Mark F.

June 16th, 2010

Come on, I could do better than this guy, and I never went to law school. I hope they can do better when this when the case goes to appeal.

The only good argument that they really have is that the “rational basis” test can be considered so broadly that just about any law can pass it. Or that the test itself is invalid as a matter of Constitutional law despite precedent.

TomTallis

June 16th, 2010

“[So Cooper has within this testimony declared the purpose of marriage to be encouraging procreation so as to further the survival of the species; he then changed his definition to be channeling possible procreation into marriage; and then changed it again into discouraging irresponsible procreation, almost the opposite of his original contention]”

I wonder if he even realized what he had done. I do see that Cooper skipped the post-festivities press conference.

http://prop8trialtracker.com/2010/06/16/afer-press-conference/

Candace

June 16th, 2010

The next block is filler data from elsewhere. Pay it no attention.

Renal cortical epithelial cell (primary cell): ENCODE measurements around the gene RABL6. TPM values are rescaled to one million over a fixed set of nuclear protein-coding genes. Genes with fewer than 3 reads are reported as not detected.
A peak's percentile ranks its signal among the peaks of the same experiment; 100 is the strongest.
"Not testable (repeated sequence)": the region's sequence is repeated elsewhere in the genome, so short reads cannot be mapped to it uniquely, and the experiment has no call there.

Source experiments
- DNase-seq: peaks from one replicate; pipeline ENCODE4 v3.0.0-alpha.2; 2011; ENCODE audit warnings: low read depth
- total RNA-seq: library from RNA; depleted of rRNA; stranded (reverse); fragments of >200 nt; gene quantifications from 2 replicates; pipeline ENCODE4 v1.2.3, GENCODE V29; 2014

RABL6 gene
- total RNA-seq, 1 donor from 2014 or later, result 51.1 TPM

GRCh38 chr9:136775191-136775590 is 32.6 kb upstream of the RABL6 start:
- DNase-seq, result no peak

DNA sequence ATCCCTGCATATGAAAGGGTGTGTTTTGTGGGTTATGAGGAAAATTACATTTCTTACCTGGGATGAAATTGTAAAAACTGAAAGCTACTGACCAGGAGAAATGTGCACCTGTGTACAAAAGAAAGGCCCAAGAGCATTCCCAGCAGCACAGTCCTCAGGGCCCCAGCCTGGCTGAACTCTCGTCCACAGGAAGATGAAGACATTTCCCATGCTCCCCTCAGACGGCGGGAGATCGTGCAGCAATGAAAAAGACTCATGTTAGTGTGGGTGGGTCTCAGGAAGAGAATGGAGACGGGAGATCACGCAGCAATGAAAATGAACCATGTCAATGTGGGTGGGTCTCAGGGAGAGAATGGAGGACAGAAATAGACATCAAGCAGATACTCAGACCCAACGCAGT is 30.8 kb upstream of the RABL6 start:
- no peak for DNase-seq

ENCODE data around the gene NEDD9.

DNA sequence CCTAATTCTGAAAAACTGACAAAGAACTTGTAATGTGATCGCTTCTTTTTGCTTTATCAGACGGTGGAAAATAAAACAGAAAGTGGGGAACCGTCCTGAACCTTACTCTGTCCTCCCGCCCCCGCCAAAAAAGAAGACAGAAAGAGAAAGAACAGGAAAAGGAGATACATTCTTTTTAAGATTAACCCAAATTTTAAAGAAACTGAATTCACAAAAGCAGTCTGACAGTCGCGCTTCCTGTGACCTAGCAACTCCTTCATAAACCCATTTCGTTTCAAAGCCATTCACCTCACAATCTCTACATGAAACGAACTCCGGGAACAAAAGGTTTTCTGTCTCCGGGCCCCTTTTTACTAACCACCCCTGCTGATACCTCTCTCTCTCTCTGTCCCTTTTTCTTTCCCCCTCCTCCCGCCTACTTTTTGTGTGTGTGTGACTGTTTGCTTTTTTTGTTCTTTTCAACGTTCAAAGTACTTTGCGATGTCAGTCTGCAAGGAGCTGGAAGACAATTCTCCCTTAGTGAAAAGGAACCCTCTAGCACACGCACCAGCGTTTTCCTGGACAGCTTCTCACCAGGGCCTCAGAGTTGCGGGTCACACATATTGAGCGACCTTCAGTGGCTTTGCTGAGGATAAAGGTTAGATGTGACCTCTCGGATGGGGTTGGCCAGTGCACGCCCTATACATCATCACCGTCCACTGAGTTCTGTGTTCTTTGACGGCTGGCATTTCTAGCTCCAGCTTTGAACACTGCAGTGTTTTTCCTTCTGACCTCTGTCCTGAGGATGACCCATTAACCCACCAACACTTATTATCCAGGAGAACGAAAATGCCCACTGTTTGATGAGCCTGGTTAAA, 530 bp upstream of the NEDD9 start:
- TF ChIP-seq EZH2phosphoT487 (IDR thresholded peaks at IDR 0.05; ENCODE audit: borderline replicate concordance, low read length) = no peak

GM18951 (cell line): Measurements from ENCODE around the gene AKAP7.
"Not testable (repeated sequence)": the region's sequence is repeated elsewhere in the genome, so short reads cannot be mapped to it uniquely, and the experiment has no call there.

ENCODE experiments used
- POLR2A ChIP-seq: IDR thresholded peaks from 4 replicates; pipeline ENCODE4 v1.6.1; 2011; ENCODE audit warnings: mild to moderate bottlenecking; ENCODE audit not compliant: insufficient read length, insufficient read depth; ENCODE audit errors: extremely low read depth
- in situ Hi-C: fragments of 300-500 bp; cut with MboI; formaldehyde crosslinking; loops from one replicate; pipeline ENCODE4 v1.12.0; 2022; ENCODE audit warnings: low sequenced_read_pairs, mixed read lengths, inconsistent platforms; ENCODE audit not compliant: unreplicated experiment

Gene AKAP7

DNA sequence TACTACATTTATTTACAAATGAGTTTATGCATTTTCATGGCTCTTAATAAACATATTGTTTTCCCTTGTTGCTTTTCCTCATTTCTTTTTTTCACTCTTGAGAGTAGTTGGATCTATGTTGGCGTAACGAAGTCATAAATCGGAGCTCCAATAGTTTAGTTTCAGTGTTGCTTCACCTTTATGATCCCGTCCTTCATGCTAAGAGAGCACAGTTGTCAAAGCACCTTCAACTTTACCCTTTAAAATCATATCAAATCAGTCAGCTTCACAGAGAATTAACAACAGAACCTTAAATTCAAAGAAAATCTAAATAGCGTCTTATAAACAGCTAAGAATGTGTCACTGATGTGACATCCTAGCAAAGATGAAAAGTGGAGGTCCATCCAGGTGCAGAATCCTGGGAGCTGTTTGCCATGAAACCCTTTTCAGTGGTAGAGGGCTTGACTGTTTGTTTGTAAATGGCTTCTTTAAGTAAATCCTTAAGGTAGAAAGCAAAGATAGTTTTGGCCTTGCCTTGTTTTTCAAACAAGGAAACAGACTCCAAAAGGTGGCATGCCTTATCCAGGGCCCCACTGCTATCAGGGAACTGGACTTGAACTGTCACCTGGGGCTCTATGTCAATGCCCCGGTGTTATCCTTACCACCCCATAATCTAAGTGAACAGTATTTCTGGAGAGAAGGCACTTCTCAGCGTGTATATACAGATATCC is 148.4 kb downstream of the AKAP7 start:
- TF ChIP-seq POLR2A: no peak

I swear it’s almost like they’re throwing this on purpose… it doesn’t seem possible for lawyers and witnesses do do such a bad job. Are they hoping to get a case in front of a conservative-leaning SCOTUS before the makeup of the Court changes?

Mark F.

June 16th, 2010

There are already 5 likely no votes on SCOTUS:

Thomas
Scalia
Alito
Roberts
Kagan (has said it is not a Constitutional right already)

The other 4 votes are iffy. If we get those and Kagan changes her mind…

John D

June 16th, 2010

Mark F.:

I read SCOTUS differently. Okay, three obvious finding for the defendants:

Scalia
Thomas
Alito

Despite Kagan’s comment, I’m still putting her in the plaintiff’s column, along with
Ginsberg
Breyer
Sotomayor

Kennedy is hard to guess. I’m guessing that careful court watchers are putting him on the plaintiff’s side.

That leaves Roberts. The guy who did pro bono work for the gay rights side in Romer. I wouldn’t want to put a bet on this, but there is that possibility that Roberts is going to find for us.

Lynn David

June 17th, 2010

If you think the Catholic Roberts would vote in favor of Perry, you’re way off line.

I see bad news if this goes to the SCOTUS either after a win or loss for us – that is, Perry. I think this is a case which should not have attempted. Furthermore, I am hoping that we lose this case and lose it big. I am hoping that the judge gives the defenders of Prop H8 exactly what they want – uphold the vote, the amendment, and not just deny any rights under California law to the circa 18,000 married gay and lesbian couples, but forcibly divorce them or simply state their marriages are null and void and maybe even tell the California government to return their fees for filing.